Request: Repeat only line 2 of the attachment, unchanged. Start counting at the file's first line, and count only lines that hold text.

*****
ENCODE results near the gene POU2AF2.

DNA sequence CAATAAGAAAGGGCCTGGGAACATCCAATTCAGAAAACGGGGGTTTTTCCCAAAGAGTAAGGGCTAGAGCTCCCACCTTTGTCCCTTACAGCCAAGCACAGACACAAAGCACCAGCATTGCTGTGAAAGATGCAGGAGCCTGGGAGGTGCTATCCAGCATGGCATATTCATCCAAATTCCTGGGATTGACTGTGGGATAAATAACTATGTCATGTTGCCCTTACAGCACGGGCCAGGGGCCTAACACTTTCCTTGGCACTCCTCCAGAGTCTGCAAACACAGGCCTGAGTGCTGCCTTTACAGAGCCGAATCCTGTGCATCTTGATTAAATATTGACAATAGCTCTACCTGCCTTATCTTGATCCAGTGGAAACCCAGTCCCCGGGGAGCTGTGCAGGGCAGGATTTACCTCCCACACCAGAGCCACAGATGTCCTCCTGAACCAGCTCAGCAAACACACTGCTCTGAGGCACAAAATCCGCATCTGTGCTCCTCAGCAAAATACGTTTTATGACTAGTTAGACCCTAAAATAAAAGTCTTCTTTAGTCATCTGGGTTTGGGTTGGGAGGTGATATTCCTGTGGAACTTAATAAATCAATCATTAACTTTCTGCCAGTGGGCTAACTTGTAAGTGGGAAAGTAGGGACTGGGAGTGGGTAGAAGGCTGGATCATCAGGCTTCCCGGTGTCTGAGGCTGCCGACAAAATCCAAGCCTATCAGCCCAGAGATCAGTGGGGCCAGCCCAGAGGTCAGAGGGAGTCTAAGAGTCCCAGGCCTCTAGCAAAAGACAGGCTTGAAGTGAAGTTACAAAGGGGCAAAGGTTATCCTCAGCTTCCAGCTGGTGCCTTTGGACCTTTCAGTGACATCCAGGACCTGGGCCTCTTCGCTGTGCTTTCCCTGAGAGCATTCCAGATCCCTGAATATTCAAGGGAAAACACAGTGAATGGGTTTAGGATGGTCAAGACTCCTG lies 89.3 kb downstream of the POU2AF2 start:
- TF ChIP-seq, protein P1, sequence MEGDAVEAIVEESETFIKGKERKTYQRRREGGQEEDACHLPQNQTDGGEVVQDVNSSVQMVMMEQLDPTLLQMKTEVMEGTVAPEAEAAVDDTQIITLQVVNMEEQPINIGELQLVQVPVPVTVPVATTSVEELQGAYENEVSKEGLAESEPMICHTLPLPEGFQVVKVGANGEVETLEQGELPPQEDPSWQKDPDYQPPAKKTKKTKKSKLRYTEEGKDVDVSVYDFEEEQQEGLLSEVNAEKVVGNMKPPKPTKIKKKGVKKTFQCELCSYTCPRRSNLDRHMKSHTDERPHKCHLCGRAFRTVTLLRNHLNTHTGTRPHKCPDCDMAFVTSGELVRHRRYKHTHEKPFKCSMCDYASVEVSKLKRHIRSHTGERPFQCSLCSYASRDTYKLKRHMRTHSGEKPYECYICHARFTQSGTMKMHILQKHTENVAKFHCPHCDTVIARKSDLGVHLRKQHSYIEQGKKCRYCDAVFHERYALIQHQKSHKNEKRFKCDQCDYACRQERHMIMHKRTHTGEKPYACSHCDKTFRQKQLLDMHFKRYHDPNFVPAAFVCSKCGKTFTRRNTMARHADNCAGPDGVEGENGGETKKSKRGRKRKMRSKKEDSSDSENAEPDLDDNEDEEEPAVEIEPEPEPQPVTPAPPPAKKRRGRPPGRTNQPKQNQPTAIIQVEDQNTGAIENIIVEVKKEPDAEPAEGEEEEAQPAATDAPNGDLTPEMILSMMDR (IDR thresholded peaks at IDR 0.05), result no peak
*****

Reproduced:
DNA sequence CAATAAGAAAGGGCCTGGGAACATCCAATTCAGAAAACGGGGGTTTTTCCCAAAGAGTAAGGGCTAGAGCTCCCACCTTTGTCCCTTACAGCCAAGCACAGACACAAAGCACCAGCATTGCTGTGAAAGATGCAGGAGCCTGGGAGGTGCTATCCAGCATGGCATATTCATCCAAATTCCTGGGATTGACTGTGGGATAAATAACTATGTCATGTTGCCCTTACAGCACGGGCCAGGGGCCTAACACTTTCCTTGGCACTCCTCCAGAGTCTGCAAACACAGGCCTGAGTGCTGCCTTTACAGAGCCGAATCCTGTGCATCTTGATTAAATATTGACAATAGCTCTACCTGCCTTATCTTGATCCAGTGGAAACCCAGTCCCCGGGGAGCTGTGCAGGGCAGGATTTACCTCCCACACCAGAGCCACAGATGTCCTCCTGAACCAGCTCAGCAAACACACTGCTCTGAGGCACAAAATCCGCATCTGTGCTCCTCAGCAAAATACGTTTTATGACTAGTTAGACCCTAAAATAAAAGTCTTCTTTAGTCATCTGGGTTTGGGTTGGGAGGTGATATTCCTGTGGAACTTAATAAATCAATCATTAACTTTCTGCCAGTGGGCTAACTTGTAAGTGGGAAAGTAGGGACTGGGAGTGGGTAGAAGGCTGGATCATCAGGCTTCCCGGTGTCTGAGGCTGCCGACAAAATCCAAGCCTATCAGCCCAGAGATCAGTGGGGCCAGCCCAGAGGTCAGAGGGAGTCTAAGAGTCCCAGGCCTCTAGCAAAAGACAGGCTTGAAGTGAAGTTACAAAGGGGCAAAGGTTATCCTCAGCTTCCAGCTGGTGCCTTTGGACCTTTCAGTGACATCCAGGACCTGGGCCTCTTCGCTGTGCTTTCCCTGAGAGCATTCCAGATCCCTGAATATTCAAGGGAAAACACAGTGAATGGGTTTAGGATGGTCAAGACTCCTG lies 89.3 kb downstream of the POU2AF2 start: